I mean, these are some pretty remarkable people we’re talking about. Some pretty incredibly remarkable people.

with more gratitude than I could ever hope to express,


Thursday, May 28, 2009


We bought some rounds
we made some friends
the bandaged thumb
of Michigan
we broke some laws
we bought some time
a shake of salt
a squeeze of lime

short of accidental
but it wasn’t really planned;
wasn’t quite a tractor-trailer
wasn’t quite a black Trans Am
but we never let it stop us
never let it slow us down
chewing through the endless asphalt
just a ricochet through town

We bought some rounds
we made some friends
red wine and
we broke a sweat
we borrowed time
and danced on
someone else’s dime

it wasn’t desperation
but it didn’t make much sense;
we had nothing else to offer
and we offered no defense
we just kept the tires burning
and we kept the headlights on
as it all flew by like fenceposts -
all we ever got was gone

We bought some rounds
we made some friends
black coffee and
we broke some bones
we did some time
sold our watches
and our prime

it didn’t make a difference
that we didn’t have a clue
that the miles, meth and money
we were blithely blowing through
would be coming up behind us
like a freight train down the track;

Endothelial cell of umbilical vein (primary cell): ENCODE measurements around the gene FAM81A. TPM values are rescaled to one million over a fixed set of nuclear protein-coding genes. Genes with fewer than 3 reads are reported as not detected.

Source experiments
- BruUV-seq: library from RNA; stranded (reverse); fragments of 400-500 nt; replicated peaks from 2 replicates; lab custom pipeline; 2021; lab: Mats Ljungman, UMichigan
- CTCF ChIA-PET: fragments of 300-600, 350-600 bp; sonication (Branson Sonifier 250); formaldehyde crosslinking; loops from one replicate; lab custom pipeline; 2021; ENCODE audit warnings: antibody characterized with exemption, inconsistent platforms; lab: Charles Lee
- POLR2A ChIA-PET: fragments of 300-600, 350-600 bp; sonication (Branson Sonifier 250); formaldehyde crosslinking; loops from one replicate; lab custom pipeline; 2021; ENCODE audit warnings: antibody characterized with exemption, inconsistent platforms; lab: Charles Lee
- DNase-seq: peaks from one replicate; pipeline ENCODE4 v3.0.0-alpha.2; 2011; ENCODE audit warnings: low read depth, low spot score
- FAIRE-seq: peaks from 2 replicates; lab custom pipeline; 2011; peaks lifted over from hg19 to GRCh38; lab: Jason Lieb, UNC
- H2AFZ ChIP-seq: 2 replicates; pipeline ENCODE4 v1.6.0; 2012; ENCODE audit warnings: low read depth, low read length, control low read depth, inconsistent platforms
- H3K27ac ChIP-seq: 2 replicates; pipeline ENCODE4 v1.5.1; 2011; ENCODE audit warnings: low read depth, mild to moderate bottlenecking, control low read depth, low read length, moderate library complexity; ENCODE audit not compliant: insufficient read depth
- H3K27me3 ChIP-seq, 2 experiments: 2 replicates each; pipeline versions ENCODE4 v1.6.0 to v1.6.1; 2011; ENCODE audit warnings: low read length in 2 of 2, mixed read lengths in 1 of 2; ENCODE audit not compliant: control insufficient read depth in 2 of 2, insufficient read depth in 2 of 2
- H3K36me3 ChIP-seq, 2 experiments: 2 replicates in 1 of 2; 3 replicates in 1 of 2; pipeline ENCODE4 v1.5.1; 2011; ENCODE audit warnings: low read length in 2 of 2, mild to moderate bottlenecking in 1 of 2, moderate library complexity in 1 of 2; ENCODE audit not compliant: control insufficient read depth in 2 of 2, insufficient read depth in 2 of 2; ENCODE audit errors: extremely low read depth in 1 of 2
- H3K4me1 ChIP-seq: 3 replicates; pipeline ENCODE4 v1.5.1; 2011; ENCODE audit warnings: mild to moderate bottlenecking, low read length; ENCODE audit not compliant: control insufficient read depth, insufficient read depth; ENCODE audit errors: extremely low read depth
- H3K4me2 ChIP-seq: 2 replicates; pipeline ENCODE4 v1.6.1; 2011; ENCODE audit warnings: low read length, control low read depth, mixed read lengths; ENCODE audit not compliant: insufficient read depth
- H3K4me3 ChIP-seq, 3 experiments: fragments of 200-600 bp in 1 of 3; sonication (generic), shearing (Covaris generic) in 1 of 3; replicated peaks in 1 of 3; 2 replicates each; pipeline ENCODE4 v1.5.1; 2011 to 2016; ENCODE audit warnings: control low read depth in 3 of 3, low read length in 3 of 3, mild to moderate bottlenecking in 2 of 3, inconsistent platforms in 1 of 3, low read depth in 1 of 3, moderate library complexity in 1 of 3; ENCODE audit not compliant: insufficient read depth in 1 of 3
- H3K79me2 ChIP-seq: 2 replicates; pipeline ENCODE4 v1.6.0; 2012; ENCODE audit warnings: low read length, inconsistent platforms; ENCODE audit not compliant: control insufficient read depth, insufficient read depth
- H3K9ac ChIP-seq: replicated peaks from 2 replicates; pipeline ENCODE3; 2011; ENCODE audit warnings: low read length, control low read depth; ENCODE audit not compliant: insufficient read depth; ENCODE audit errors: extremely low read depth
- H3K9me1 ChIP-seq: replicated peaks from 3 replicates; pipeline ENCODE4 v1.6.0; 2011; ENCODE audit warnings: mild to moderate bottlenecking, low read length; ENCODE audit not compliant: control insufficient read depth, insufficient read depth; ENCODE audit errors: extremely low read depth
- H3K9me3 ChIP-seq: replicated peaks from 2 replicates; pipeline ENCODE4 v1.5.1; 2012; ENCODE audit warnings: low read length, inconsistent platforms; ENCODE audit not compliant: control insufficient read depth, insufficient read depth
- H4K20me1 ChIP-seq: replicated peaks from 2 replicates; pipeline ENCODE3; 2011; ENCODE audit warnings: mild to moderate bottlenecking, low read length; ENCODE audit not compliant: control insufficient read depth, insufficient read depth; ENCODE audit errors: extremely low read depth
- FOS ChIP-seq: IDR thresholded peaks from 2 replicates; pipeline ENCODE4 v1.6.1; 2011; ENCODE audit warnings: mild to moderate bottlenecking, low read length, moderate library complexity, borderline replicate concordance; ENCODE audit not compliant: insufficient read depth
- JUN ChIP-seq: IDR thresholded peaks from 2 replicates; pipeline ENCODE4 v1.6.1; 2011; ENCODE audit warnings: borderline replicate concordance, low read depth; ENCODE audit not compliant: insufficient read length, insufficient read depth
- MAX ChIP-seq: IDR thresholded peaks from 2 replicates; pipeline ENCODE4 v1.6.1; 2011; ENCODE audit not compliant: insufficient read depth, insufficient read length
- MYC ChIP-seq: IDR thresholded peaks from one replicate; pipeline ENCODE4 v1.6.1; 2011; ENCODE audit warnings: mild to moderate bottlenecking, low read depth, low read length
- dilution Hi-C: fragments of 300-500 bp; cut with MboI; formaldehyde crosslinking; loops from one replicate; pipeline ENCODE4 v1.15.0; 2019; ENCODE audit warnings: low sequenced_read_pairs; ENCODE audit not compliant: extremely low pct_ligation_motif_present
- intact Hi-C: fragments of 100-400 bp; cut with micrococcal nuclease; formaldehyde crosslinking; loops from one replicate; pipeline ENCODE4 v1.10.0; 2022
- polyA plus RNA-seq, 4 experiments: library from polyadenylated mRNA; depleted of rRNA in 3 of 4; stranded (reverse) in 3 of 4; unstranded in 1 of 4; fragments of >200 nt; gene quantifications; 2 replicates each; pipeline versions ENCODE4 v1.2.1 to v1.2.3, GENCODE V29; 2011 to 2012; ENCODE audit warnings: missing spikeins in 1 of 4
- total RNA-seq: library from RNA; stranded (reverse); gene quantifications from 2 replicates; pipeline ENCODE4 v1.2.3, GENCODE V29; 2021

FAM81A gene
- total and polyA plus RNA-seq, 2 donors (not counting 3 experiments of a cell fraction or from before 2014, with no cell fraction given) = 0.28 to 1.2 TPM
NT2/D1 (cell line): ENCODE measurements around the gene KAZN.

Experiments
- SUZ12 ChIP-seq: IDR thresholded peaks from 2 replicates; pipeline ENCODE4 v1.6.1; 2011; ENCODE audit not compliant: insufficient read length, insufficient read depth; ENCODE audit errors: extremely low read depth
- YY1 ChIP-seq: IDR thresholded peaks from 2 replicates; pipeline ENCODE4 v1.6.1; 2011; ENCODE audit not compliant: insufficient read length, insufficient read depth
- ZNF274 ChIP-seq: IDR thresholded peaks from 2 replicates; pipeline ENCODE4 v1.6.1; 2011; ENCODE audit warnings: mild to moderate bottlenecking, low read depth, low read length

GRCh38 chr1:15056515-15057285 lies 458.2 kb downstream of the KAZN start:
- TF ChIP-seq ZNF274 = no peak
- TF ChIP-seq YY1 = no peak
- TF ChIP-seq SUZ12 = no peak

when those two kids died in Denver
no one thought of turning back

We spilled some rounds
we lost some friends
with shredded backs
whipped by loose ends
we broke it down
in double time
and left it at

the county line

Thursday, May 21, 2009

Smart Cookie

I always take a cookie
when I tiptoe down the cellar,
so in case I find a monster
I can feed the fearsome feller.

I move real quick and quiet
and try not to look too savory,
then when I race back up the stairs
it’s my reward - for bravery!

Thursday, May 14, 2009

Dones Capped

when it got too cold
to travel
when it got too dark
to see
i was forced
to build a fire
with the maps
you made for me

as the embers
drifted upwards
they set all the
stars to flying;
i have found
their fallen feathers
i’m done chasing
but still trying

through the breathlessness
of mountains
and the valley
of the ghost
it was never
me i looked for;
i’m not who
i thought of most

where the sand
becomes a mirror
i denied
what i was proving;
it’s the rain
that makes the river
i’m done running
but still moving

i can’t tell you
that i’m sorry
but i can’t say
i was right;
it’s a funny thing
but sometimes
there’s more beauty
in the blight

when the sum of loss
is profit
and when faith
deciphers knowing